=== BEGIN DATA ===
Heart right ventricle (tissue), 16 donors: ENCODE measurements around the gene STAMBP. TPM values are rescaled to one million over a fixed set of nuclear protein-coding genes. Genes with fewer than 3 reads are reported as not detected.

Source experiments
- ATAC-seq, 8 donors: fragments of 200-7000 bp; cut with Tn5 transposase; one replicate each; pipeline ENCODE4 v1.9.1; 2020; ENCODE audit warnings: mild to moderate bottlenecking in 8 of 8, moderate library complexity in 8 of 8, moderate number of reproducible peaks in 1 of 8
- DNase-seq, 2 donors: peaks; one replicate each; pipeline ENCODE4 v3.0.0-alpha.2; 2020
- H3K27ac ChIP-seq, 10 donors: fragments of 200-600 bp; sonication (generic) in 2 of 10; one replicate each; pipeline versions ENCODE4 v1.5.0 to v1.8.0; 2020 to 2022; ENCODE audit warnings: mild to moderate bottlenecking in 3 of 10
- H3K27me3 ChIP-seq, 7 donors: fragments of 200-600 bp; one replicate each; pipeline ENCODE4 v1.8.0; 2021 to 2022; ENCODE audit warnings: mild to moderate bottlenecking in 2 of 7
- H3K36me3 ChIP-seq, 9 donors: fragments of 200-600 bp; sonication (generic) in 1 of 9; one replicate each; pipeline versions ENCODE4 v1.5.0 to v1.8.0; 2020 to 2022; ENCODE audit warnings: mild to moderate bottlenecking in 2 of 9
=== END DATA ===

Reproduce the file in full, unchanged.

Heart right ventricle (tissue), 16 donors: ENCODE measurements around the gene STAMBP. TPM values are rescaled to one million over a fixed set of nuclear protein-coding genes. Genes with fewer than 3 reads are reported as not detected.

Source experiments
- ATAC-seq, 8 donors: fragments of 200-7000 bp; cut with Tn5 transposase; one replicate each; pipeline ENCODE4 v1.9.1; 2020; ENCODE audit warnings: mild to moderate bottlenecking in 8 of 8, moderate library complexity in 8 of 8, moderate number of reproducible peaks in 1 of 8
- DNase-seq, 2 donors: peaks; one replicate each; pipeline ENCODE4 v3.0.0-alpha.2; 2020
- H3K27ac ChIP-seq, 10 donors: fragments of 200-600 bp; sonication (generic) in 2 of 10; one replicate each; pipeline versions ENCODE4 v1.5.0 to v1.8.0; 2020 to 2022; ENCODE audit warnings: mild to moderate bottlenecking in 3 of 10
- H3K27me3 ChIP-seq, 7 donors: fragments of 200-600 bp; one replicate each; pipeline ENCODE4 v1.8.0; 2021 to 2022; ENCODE audit warnings: mild to moderate bottlenecking in 2 of 7
- H3K36me3 ChIP-seq, 9 donors: fragments of 200-600 bp; sonication (generic) in 1 of 9; one replicate each; pipeline versions ENCODE4 v1.5.0 to v1.8.0; 2020 to 2022; ENCODE audit warnings: mild to moderate bottlenecking in 2 of 9